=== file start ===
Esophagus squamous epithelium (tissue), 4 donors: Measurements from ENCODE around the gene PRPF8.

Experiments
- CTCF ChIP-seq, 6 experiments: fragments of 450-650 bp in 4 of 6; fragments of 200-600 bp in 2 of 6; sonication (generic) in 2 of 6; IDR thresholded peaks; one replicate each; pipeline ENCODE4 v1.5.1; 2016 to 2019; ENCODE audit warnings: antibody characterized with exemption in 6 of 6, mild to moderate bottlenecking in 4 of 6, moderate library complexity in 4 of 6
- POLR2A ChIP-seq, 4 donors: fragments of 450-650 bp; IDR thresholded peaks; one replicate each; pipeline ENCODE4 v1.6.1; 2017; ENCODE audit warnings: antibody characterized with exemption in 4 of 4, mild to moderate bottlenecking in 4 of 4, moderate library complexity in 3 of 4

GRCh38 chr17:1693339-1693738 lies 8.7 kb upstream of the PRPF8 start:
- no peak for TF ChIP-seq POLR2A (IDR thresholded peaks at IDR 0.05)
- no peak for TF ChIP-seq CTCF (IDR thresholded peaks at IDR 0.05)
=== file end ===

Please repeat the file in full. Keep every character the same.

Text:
Esophagus squamous epithelium (tissue), 4 donors: Measurements from ENCODE around the gene PRPF8.

Experiments
- CTCF ChIP-seq, 6 experiments: fragments of 450-650 bp in 4 of 6; fragments of 200-600 bp in 2 of 6; sonication (generic) in 2 of 6; IDR thresholded peaks; one replicate each; pipeline ENCODE4 v1.5.1; 2016 to 2019; ENCODE audit warnings: antibody characterized with exemption in 6 of 6, mild to moderate bottlenecking in 4 of 6, moderate library complexity in 4 of 6
- POLR2A ChIP-seq, 4 donors: fragments of 450-650 bp; IDR thresholded peaks; one replicate each; pipeline ENCODE4 v1.6.1; 2017; ENCODE audit warnings: antibody characterized with exemption in 4 of 4, mild to moderate bottlenecking in 4 of 4, moderate library complexity in 3 of 4

GRCh38 chr17:1693339-1693738 lies 8.7 kb upstream of the PRPF8 start:
- no peak for TF ChIP-seq POLR2A (IDR thresholded peaks at IDR 0.05)
- no peak for TF ChIP-seq CTCF (IDR thresholded peaks at IDR 0.05)